Eton’s decision to reject a non-selective intake at its new sixth-form colleges says it all, writes Tom Richmond
For the famous Eton College to declare that they wish to spread opportunity and drive up education standards in deprived towns and cities is, on the face of it, a positive development. For me, the question is how many potential winners and losers their philanthropy will create.
The early signs are not encouraging. The proposal from Eton to give around £1 million a year to three new state-funded selective sixth forms shows that, far from expanding opportunities, they are seeking to limit the beneficiaries of their plans to the tiny number of students ‘lucky’ enough to attend these new institutions.
If Eton genuinely wanted to help young people across the Midlands and the north, wouldn’t they take a different approach?
For example, if the ‘speaker events’ that Eton promises students at their new sixth forms are so impressive, why not make them available online to all the schools and colleges in Dudley, Middlesbrough and Oldham?
If Eton’s support for their students’ university application forms and subsequent interviews is so beneficial, why are they not publishing their wonderful advice for everyone to see?
Why is Eton only interested in inviting students to a ‘summer residential’ at their new sixth forms, when low- and middle-achievers in these same deprived areas are surely more in need?
Shouldn’t Eton be aiming to advise all the local schools and colleges about how to run Oxbridge-style tutorials, academic essay prizes and debate clubs, instead of keeping these initiatives to themselves?
Remember, Eton’s motto is ‘May Eton flourish’
The sad truth is that Eton has no interest in sharing these new ‘opportunities’ with anyone else, because our competitive university admissions system privileges those with access to the extracurricular activities and covert application tactics that selective schools such as Eton employ to great effect every year.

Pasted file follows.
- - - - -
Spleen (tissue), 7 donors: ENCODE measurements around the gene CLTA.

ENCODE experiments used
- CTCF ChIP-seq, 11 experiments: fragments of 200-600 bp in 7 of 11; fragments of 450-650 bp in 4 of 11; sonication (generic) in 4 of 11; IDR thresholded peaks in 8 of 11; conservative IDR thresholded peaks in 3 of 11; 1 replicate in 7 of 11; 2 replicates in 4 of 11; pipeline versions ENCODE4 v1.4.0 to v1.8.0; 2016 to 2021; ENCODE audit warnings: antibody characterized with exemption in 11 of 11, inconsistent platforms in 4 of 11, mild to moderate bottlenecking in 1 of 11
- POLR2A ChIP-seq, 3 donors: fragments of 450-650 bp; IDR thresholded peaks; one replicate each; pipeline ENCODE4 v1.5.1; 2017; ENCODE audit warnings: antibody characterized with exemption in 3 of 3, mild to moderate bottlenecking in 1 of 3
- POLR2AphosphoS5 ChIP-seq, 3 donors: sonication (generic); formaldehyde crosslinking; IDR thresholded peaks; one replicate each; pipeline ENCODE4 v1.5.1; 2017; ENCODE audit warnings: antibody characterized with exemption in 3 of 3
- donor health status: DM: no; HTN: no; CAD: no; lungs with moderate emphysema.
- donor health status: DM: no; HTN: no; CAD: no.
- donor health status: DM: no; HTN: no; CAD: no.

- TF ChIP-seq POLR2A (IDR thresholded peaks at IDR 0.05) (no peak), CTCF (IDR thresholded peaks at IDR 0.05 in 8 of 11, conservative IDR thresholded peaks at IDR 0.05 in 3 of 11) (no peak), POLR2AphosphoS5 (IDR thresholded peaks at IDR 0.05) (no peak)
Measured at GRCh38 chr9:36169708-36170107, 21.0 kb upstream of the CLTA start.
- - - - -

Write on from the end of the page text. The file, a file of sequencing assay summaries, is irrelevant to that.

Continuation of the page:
For instance, the activities listed above will make for a much grander UCAS personal statement, and in the fight for a handful of Oxbridge places, they could absolutely tip the balance.
The assertion from Star Academies – Eton’s partner in the new sixth forms – that these institutions will dramatically improve outcomes “in the wider communities” around them appears baseless.
Meanwhile, Eton’s claim that the small class sizes in these sixth forms “will ensure that they do not disrupt the existing pattern of local post-16 education” is based on either naivety or duplicity.
Even at the best of times, spreading a cohort of students more thinly across a larger number of providers can undermine the viability of existing institutions – hardly a recipe for improving standards.
The best evidence we have on selective schools shows that creaming off high-performing pupils from other institutions may lead to a slight increase in the grades of those attending the selective institutions, but the performance of other local institutions decreases.
As a result, the overall net effect is zero. Eton has not even acknowledged this, let alone proposed a remedy. In this context, their decision to reject the idea of a non-selective intake speaks volumes.
This is not a matter of turning away Eton’s philanthropy, but rather asking why, if Eton truly wants to become part of the collective efforts to ‘level up’ the country, they are trying so hard to ensure that only 240 students a year in a town of tens of thousands of people will benefit from their supposedly transformative support.
What’s more, those 240 students in each new sixth form could be getting approximately double the amount of money invested in their education relative to other young people in the same community.
This is a curious interpretation of ‘levelling up’, particularly when the government has yet to address the miserly funding settlement for 16-19 education in recent years.
It is a great shame that Eton’s new selective sixth forms appear to be as much about their own branding and PR as they are about spreading opportunities to less fortunate members of society.
Perhaps I should not be surprised. After all, Eton’s motto is ‘Floreat Etona’ ̶ “May Eton flourish”.